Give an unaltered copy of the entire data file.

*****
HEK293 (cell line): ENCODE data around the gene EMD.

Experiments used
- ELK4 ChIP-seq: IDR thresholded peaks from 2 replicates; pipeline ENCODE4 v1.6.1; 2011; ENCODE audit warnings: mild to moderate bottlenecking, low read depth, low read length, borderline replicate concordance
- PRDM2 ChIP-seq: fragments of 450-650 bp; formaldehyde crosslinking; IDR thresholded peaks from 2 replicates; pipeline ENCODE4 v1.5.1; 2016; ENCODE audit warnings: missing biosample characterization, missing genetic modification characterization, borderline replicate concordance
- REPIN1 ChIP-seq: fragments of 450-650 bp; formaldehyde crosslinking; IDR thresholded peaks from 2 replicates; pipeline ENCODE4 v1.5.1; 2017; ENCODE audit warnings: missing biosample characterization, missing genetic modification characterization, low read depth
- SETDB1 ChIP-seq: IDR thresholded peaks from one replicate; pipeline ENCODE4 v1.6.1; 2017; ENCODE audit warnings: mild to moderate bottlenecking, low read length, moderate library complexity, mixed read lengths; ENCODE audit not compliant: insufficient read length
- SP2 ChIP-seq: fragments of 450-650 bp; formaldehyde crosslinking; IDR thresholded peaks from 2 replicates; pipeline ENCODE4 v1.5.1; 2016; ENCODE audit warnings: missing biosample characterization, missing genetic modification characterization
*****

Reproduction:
HEK293 (cell line): ENCODE data around the gene EMD.

Experiments used
- ELK4 ChIP-seq: IDR thresholded peaks from 2 replicates; pipeline ENCODE4 v1.6.1; 2011; ENCODE audit warnings: mild to moderate bottlenecking, low read depth, low read length, borderline replicate concordance
- PRDM2 ChIP-seq: fragments of 450-650 bp; formaldehyde crosslinking; IDR thresholded peaks from 2 replicates; pipeline ENCODE4 v1.5.1; 2016; ENCODE audit warnings: missing biosample characterization, missing genetic modification characterization, borderline replicate concordance
- REPIN1 ChIP-seq: fragments of 450-650 bp; formaldehyde crosslinking; IDR thresholded peaks from 2 replicates; pipeline ENCODE4 v1.5.1; 2017; ENCODE audit warnings: missing biosample characterization, missing genetic modification characterization, low read depth
- SETDB1 ChIP-seq: IDR thresholded peaks from one replicate; pipeline ENCODE4 v1.6.1; 2017; ENCODE audit warnings: mild to moderate bottlenecking, low read length, moderate library complexity, mixed read lengths; ENCODE audit not compliant: insufficient read length
- SP2 ChIP-seq: fragments of 450-650 bp; formaldehyde crosslinking; IDR thresholded peaks from 2 replicates; pipeline ENCODE4 v1.5.1; 2016; ENCODE audit warnings: missing biosample characterization, missing genetic modification characterization